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John Hancock: a Patriot of Fascinating Contradictions


King Hancock
King Hancock Brooke Barbier

Brooke Barbier’s King Hancock: The Radical Influence of a Moderate Founding Father is a rollicking portrait of John Hancock and an insightful study of leadership in the revolutionary era. In this interview, Barbier introduces us to the “man of contradictions,” whose measured pragmatism helped make American independence a reality.

Author - Editorial Staff

Date - 4 October 2023

Time to read - 6 min

Most of us know John Hancock for his large signature on the Declaration of Independence, but he actually played an outsize role in the American Revolution. What aspects of Hancock’s character made you want to tell his story?

I was fascinated by the fact that most Americans know the name John Hancock, but few realize how popular and impactful he was in the eighteenth century. He was only rivaled in notoriety by Benjamin Franklin and George Washington.

Hancock is intriguing because he was a man of contradictions. When we think about the Founding Fathers and the American Revolution, we think of radicals and rebels—and Hancock was neither of those. Yet despite his lack of political conviction, it’s difficult to find someone as involved in the resistance movement of the 1760s and 1770s who also took on such a leadership role in the new republic. Hancock was also widely considered a traitor to his class. Despite his extreme wealth, his wig, and his embroidered clothing—signs of gentility—men of the lower orders connected with him, supported him, voted for him. Hancock reached a level of popularity in Massachusetts that was unrivaled.

How did he do that?

Hancock was incredibly charismatic, which was the key to his political success. Even though he had more wealth and stature than most people in Boston, he made people feel like he was one of them, and he treated people well. He talked to them with affection, which was very unusual for a man of his status, and gifted townspeople with alcohol, firewood, and loans. He had resources to offer people, and he made good use of them—people felt grateful for Hancock. On political issues, he often sided with the struggling or middling rather than the elites, and he even took a break from politics altogether in the early 1770s because he was worn out from the pressure and tension. People trusted him as a result.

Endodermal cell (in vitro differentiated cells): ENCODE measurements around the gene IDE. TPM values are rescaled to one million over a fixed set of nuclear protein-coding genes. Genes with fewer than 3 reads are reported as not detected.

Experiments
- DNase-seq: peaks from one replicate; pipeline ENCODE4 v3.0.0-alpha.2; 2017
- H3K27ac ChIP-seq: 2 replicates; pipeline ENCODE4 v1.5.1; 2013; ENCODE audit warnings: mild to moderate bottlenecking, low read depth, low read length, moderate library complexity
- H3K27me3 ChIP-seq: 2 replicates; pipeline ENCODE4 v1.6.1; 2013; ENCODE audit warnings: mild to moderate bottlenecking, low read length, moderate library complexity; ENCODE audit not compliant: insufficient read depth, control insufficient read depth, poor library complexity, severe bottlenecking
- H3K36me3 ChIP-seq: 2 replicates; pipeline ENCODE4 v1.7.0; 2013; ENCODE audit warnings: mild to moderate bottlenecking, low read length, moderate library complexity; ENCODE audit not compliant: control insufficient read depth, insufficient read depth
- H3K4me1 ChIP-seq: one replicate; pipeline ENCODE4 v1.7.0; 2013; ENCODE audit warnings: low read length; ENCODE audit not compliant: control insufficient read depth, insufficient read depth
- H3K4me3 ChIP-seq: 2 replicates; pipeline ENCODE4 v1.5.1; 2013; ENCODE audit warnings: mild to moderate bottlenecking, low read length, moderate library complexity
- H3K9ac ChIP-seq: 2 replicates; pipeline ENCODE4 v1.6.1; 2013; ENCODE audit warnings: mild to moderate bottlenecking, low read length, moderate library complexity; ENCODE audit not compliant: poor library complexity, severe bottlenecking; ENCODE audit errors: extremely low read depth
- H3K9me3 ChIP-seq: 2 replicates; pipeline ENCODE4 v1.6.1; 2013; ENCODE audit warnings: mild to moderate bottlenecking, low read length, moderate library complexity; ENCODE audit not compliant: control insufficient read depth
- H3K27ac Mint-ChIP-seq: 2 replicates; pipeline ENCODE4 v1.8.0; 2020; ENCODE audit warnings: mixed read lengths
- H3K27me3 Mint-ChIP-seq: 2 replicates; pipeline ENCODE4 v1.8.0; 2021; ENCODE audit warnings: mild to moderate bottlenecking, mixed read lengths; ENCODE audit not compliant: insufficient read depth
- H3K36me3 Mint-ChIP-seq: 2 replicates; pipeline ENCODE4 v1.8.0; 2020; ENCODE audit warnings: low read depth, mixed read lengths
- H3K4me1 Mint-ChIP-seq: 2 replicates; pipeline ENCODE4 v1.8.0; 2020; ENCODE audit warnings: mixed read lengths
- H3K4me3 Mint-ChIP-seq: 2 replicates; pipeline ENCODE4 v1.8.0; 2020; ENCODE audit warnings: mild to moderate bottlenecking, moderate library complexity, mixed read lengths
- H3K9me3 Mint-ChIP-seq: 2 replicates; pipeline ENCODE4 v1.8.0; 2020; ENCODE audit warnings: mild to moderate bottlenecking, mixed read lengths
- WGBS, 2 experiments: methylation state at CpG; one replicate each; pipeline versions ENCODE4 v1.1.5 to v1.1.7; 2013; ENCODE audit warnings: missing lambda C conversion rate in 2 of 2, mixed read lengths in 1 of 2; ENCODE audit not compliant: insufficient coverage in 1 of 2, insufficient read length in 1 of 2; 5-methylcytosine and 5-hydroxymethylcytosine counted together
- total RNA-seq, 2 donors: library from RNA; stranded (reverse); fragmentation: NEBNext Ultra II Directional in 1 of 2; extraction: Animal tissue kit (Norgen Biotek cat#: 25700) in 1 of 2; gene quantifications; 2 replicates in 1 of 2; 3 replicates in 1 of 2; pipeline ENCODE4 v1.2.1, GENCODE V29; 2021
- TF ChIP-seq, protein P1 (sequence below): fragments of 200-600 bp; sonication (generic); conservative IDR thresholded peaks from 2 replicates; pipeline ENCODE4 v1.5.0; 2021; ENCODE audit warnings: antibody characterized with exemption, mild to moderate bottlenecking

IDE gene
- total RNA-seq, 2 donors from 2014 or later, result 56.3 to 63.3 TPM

A Prospective View Of Part Of The Commons New York Public Library
A 1768 depiction of Boston Common. The Hancock mansion dominates Beacon Hill and the occupying soldiers and their tents are visible below. The New York Public Library Digital Collections

Can you tell us the origin of your book’s title?

I love the story of the title. King Hancock was a nickname given to John Hancock and was either an insult or a compliment, depending on who said it. The first time we see it in the historical record comes after the Boston Tea Party in 1773. British soldiers occupying Boston held a Bostonian named Samuel Dyer captive and asked him who ordered the destruction of the tea. When Dyer answered “nobody,” the officer yelled that “he was a damned liar, it was KING HANCOCK and the damn’d sons of liberty.” Hancock’s reputation as a leader had preceded him. The nickname is clever: it captures Hancock’s popularity and has the added benefit of making fun of colonists for their lack of an aristocratic ruling class.

And then something interesting happened: the colonists appropriated the nickname and made it their own. On April 19, 1775, the Battles of Lexington and Concord broke out in the Massachusetts countryside. After the Battle of Concord, beleaguered British soldiers needed to retreat 20 miles back to Boston, but it wouldn’t be easy. Men from over twenty neighboring towns had mobilized to take on the redcoats. As they were being fired on, the colonists shouted, “King Hancock forever!” The men of Massachusetts proudly took on this nickname and used it as a rallying cry against their enemies.